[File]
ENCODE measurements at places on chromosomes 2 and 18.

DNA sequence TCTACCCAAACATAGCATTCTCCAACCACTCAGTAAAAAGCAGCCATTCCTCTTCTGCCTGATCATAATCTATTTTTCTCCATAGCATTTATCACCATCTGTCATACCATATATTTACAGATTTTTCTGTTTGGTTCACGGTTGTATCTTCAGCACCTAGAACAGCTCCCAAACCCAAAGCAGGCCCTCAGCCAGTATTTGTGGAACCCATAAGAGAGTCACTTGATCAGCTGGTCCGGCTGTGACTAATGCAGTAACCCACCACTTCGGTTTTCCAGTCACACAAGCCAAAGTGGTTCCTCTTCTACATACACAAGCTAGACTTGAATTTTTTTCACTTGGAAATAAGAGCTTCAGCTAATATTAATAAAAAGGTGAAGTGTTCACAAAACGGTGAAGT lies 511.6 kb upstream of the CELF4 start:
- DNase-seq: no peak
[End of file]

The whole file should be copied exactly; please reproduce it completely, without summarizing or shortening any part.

ENCODE measurements at places on chromosomes 2 and 18.

DNA sequence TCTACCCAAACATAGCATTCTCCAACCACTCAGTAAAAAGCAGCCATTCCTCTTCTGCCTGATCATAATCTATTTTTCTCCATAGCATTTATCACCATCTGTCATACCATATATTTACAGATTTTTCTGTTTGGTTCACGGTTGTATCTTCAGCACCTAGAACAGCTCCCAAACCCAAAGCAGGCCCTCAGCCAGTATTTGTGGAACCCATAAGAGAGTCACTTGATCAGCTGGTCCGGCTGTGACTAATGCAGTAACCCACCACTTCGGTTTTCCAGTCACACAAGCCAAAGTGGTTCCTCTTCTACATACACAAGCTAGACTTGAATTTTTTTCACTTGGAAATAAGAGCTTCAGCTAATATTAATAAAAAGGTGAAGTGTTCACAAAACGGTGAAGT lies 511.6 kb upstream of the CELF4 start:
- DNase-seq: no peak